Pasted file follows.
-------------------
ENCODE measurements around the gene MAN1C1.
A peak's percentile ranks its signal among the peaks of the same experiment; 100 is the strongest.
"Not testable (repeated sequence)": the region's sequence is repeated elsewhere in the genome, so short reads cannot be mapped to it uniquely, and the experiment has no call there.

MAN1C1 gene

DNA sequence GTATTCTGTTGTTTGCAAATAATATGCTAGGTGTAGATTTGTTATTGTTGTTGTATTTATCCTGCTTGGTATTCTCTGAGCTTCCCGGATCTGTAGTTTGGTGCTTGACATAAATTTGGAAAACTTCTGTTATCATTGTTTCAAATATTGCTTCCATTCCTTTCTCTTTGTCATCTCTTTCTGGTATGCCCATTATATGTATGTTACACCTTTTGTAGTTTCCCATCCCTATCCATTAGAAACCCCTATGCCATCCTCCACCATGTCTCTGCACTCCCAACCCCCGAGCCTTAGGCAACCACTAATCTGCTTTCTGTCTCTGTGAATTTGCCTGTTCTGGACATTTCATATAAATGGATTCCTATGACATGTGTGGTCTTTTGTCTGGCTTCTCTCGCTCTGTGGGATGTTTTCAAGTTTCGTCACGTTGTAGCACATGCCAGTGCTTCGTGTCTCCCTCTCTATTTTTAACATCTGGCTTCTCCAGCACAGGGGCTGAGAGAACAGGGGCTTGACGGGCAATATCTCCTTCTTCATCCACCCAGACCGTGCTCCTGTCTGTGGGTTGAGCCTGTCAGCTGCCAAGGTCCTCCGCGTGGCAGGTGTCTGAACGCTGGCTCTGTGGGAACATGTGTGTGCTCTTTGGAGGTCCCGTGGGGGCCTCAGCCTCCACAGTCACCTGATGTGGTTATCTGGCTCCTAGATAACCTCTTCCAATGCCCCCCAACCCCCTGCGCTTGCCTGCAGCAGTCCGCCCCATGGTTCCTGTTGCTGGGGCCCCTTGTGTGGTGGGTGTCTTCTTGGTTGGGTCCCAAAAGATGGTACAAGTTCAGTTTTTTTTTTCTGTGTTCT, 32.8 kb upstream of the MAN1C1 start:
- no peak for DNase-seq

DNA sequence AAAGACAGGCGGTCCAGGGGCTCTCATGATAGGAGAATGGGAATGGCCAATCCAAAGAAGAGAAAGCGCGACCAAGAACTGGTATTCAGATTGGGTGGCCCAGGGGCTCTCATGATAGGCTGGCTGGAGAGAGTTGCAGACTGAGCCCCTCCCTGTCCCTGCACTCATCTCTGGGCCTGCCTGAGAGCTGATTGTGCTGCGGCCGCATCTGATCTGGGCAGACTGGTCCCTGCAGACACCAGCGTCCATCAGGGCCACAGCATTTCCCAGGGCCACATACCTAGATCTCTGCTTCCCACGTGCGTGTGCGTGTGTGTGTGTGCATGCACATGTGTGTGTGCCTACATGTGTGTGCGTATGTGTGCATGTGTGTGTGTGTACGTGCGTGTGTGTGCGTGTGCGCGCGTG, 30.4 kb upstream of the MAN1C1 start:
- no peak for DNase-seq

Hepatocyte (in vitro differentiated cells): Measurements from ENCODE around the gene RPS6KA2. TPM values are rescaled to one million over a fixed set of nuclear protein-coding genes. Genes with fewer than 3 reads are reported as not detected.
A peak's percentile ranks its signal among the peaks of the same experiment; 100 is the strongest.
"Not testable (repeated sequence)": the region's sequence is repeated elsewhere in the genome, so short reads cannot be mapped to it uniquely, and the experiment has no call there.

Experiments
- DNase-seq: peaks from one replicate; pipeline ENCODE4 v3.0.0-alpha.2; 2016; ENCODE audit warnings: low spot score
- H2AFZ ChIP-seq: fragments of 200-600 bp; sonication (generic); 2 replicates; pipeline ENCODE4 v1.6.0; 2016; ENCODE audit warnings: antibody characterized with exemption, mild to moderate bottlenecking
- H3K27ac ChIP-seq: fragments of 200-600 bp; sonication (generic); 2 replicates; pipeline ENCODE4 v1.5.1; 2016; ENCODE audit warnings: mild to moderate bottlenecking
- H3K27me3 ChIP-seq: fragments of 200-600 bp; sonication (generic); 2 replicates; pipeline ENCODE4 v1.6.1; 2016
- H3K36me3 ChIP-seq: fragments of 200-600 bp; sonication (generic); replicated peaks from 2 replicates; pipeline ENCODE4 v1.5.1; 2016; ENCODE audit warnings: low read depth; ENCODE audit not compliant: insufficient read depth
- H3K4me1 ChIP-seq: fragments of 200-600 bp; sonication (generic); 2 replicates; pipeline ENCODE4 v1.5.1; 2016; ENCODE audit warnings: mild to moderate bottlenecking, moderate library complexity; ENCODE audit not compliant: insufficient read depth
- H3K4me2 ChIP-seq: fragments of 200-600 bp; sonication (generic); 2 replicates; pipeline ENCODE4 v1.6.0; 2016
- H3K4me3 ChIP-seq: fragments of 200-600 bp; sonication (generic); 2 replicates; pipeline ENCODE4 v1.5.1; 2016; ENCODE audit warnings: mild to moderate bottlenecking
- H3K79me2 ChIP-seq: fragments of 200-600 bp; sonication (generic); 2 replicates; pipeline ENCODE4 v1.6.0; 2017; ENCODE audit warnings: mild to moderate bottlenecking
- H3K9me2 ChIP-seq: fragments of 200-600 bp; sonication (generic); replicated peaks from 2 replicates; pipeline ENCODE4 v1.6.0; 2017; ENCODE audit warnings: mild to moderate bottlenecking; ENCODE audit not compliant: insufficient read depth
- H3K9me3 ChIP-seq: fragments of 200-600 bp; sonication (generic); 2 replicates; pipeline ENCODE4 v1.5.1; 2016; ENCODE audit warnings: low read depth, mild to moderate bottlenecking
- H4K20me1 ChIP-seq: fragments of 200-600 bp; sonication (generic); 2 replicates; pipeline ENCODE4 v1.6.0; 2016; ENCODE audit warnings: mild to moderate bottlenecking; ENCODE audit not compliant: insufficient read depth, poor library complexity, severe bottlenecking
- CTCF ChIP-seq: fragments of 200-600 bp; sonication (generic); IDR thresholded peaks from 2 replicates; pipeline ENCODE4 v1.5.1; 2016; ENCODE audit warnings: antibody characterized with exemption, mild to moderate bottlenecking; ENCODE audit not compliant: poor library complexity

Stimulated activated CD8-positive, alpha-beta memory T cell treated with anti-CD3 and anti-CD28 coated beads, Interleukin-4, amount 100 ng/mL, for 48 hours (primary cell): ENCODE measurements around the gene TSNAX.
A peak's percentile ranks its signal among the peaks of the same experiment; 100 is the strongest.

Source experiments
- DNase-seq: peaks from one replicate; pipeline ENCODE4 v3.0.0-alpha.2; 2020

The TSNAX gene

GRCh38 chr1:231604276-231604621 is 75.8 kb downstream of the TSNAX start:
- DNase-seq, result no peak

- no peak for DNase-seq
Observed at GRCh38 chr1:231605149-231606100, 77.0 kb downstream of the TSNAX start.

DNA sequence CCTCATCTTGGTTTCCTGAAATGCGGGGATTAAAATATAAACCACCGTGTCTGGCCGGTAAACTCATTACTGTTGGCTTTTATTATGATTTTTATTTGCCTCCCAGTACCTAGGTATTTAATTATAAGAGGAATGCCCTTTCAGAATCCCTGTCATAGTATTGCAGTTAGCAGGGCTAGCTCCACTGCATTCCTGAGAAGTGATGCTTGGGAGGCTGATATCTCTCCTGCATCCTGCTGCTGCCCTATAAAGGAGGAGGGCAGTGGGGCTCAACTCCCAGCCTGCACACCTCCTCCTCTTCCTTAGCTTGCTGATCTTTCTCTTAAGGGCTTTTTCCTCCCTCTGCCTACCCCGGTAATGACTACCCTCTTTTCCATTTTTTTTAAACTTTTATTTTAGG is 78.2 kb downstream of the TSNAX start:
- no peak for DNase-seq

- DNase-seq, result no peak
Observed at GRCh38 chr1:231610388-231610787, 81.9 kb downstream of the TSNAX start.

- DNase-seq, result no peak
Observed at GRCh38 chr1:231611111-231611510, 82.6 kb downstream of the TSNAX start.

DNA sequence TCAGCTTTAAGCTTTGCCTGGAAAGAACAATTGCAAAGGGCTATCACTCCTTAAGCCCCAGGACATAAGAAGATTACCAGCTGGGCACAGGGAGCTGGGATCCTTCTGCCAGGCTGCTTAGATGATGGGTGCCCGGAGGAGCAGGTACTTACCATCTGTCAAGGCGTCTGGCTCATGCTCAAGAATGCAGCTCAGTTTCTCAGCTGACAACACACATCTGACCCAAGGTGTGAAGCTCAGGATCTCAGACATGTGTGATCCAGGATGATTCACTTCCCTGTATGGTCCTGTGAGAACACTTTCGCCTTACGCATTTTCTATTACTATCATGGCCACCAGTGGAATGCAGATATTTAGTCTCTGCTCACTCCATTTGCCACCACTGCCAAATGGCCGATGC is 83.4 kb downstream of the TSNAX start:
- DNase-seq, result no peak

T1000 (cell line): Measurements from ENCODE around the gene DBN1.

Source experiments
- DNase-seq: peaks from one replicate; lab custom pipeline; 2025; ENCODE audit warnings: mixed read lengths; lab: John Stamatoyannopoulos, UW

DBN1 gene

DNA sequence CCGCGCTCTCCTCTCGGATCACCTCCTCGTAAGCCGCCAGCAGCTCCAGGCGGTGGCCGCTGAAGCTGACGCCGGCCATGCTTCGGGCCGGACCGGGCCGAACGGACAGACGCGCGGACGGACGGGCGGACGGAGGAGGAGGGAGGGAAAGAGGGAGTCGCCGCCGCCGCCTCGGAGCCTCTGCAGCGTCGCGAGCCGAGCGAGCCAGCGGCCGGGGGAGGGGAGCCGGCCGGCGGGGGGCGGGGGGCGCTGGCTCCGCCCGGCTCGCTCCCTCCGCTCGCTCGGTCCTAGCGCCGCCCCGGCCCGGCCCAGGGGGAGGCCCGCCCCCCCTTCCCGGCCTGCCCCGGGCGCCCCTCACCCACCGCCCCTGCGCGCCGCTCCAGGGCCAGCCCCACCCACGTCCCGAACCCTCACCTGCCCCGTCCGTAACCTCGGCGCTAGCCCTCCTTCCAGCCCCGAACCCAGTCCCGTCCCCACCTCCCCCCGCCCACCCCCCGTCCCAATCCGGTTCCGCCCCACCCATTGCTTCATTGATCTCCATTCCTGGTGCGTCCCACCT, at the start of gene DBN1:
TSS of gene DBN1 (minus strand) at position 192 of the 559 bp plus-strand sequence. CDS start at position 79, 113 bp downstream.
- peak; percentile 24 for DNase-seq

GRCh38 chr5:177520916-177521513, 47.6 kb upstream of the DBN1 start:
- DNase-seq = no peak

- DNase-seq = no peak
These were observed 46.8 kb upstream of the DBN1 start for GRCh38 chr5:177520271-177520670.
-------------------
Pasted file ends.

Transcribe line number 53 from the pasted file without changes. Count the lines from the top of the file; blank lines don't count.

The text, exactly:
These were observed 46.8 kb upstream of the DBN1 start for GRCh38 chr5:177520271-177520670.